Dr. Aggarwal of the Eye Clinic & Laser Institute discusses chronic dry eye syndrome and its treatments
How would you know if you have dry eyes? Do your eyes feel dry, itchy and gritty? Are your eyes burning and watery? Are your eyes sore and light sensitive? If you have some or all of these symptoms, then you may be suffering from a condition known as dry eye syndrome.
“Dry eye syndrome is caused when there is a disorder or imperfection in tear production,” explains Mukesh Aggarwal, M.D. of the Eye Clinic & Laser Institute, adding that there are many factors that play a role in the disorder.
For instance, as an individual ages, his or her tear production decreases. This is especially common in pregnant women or women going through menopause. Also, many daily medications, such as birth control pills, antihistamines, diuretics, pain medications, beta blockers and sleeping pills, can cause dry eyes. The disorder can also be brought on by diseases like rheumatoid arthritis and Sjogren’s syndrome. It can also occur when an individual is unable to retain his or her natural tear on the surface of the eye, and also when there are problems with the structure of the eye that does not allow it to close completely.
“The eye depends on the flow of tears to provide constant moisture and lubrication to maintain vision and comfort,” explains Dr. Aggarwal.
THE COMPONENTS OF TEARS
The doctor explains that tears are a combination of water for moisture, oils for lubrication, mucus for even spreading and antibodies and special proteins for resistance to infection.
“The eye has two types of tears,” says Dr. Aggarwal. “(These include) constant tears which are continuously formed to lubricate the eye, and reflex tears which are produced only in response to emotions, irritation or injury. These components are secreted by special glands located around the eye.”
When there is an inadequate flow of tears to the eye, dry eye syndrome prevails.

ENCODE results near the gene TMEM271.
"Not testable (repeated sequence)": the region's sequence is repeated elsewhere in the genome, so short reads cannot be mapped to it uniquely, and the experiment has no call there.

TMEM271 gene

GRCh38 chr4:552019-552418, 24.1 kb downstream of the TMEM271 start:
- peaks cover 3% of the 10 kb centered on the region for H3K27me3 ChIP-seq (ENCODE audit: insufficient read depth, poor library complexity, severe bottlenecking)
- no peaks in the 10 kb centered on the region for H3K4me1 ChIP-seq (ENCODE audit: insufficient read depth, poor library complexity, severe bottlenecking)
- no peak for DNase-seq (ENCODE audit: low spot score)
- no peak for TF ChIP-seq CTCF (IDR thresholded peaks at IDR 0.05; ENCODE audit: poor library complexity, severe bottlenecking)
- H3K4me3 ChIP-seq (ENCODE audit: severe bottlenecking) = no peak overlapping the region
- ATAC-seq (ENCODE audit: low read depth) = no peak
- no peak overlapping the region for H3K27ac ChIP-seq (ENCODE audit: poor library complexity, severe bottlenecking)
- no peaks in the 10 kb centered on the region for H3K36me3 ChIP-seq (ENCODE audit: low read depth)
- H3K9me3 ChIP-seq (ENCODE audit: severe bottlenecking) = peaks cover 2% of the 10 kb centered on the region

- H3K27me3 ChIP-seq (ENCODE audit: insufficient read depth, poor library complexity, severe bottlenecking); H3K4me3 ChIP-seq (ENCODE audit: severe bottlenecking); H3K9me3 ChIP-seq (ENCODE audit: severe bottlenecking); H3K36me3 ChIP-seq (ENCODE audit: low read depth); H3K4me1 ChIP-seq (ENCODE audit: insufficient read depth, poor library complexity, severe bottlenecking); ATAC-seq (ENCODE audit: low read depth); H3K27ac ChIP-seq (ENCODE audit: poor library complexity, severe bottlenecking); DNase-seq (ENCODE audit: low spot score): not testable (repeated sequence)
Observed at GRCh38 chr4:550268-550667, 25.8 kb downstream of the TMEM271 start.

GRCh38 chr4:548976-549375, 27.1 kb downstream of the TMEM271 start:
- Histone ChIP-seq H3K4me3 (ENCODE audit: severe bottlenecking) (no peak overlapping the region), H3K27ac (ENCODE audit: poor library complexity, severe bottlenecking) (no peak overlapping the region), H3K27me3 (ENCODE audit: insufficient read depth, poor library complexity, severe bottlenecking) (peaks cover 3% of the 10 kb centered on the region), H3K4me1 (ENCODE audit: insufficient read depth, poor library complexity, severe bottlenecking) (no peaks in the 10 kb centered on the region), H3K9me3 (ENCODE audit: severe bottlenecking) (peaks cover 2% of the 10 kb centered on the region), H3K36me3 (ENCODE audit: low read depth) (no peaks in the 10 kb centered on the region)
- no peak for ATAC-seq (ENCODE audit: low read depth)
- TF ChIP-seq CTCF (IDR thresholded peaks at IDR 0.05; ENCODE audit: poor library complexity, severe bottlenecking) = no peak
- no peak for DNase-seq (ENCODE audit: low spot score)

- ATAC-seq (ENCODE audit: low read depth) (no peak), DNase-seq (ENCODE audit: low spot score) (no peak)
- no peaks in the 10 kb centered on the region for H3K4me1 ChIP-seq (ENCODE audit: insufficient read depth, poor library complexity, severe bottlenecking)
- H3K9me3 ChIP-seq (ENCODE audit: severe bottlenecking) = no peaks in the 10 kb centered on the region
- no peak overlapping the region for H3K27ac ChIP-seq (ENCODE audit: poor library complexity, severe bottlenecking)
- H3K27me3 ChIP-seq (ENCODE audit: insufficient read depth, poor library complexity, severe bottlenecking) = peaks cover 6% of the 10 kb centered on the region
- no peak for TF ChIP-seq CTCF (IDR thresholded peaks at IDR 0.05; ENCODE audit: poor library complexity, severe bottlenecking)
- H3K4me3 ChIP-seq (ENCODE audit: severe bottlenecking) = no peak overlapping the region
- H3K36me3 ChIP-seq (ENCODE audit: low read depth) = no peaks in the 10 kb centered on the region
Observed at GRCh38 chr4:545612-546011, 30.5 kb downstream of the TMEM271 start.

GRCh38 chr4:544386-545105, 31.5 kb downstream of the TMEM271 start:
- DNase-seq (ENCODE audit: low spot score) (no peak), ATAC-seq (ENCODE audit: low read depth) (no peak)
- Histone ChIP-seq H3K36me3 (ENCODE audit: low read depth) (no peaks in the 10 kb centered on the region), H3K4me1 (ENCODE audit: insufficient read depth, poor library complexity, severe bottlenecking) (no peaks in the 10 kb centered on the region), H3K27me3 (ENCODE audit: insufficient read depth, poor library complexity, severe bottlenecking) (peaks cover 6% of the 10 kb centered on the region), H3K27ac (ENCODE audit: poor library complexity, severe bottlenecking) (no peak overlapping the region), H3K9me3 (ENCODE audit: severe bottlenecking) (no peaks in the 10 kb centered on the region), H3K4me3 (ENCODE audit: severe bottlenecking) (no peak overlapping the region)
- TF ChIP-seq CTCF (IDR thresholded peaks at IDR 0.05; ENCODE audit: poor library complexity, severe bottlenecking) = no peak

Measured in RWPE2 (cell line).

The condition is common and easily diagnosed, however. Dr. Aggarwal explains that an individual with dry eyes will experience a dry sensation, a gritty feeling, burning, stinging, itching and also excess tearing or watery eyes. A person may even have mucous discharge, irritation from wind and or smoke, redness, tired eyes, light sensitivity, soreness, or may have eyelids that get stuck together in the morning.
“By using artificial tears, you can reproduce the tears that are produced around the eye. These artificial tears will replace the moisture that is missing, along with lubricating the eye,” explains Dr. Aggarwal. The downside to this treatment is that these drops only relieve dry eye symptoms temporarily. Another downside is that they can wash away the natural infection-fighting tear film.
“Another treatment alternative is punctal occlusion,” continues Dr. Aggarwal. “This is done by inserting a tiny plug (like a sink stopper) into the punctum or tear duct to prevent the drainage of tears. This allows you to retain your natural tear on the surface of your eye for longer periods of time.”
Punctal occlusion is something that can be done temporarily or long term. The temporary plugs are made of silicon, which the body can break down. This temporary plug is dissolved in about one week and will be washed away in an individual’s tears. The long-term plug is permanent but removable. It is made of a non-dissolvable material, like hydrogel, and plugs up the tear duct. This procedure is completely painless and is over in just a few minutes.
One of the latest treatment options for dry eye syndrome (approved by the FDA in 2002) is the use of a prescription eye drop known as Restasis. This eye drop allows an individual to produce more of his or her own tears, and also decreases some of the inflammation that occurs as a result of the dry eye.
“It is important to keep in mind that once you have been diagnosed with dry eyes, it is a chronic condition so you will always have it,” says Dr. Aggaral. “Therefore, you will always need to be treated for it.”
Dr. Aggarwal graduated from the Institute of Medical Science and then served an internship at Philadelphia Hospital. He completed three years of Residency in Ophthalmology at Albert Einstein College of Medicine in New York. Dr. Aggarwal is a fellow of the American Academy of Ophthalmology, a fellow of the American Cosmetic Surgery and a member of the American Society of Cataract and Refractive Surgery. He relocated to Merritt Island in 1980 and travels abroad to offer his services in charitable medical missions.
For more information, on the Eye Clinic & Laser Institute, call (321) 453-3937 or visit YourEyeClinic.com.